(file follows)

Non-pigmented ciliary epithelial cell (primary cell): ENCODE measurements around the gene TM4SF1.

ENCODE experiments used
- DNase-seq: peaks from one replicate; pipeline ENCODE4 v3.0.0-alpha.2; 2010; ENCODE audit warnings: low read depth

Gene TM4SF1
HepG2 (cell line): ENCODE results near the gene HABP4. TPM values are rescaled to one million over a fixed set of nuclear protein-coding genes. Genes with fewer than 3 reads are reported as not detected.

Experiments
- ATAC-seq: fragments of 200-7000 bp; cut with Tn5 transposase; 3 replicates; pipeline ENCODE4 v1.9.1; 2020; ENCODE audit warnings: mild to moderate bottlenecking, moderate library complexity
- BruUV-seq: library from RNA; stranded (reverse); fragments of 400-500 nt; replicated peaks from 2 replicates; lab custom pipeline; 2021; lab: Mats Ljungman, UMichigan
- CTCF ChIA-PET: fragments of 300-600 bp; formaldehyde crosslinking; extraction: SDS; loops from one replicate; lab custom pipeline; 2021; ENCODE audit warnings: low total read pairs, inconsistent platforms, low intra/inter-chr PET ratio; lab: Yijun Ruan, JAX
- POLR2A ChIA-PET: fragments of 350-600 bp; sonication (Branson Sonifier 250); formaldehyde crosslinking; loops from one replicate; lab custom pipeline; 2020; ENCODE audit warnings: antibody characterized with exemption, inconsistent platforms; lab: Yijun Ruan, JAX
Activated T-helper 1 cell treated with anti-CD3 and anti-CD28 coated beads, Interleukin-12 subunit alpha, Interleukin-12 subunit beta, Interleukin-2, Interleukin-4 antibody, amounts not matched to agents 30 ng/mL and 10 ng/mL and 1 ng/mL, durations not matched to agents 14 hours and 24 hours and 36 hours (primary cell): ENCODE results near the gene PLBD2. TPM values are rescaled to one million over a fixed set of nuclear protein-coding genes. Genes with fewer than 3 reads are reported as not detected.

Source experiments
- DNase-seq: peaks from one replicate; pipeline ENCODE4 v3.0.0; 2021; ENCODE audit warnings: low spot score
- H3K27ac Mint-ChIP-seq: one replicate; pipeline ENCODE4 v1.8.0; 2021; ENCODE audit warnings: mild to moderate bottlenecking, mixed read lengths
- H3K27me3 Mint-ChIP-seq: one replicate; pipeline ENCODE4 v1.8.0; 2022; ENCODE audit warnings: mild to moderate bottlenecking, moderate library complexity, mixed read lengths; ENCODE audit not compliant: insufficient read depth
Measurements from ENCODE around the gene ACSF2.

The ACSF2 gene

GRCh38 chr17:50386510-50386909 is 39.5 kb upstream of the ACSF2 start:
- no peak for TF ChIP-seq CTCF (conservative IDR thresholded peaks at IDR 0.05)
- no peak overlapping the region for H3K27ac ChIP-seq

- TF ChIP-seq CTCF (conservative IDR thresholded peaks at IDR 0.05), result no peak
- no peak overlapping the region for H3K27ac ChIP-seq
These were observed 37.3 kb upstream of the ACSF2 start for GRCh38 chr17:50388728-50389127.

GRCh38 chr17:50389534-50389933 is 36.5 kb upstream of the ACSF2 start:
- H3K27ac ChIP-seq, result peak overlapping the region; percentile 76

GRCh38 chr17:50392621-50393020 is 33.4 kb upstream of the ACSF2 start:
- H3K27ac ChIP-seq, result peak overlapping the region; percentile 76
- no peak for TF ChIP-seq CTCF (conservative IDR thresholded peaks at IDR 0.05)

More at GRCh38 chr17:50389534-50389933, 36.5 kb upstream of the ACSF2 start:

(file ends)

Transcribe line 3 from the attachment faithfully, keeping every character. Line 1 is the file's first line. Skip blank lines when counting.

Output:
- DNase-seq: peaks from one replicate; pipeline ENCODE4 v3.0.0-alpha.2; 2010; ENCODE audit warnings: low read depth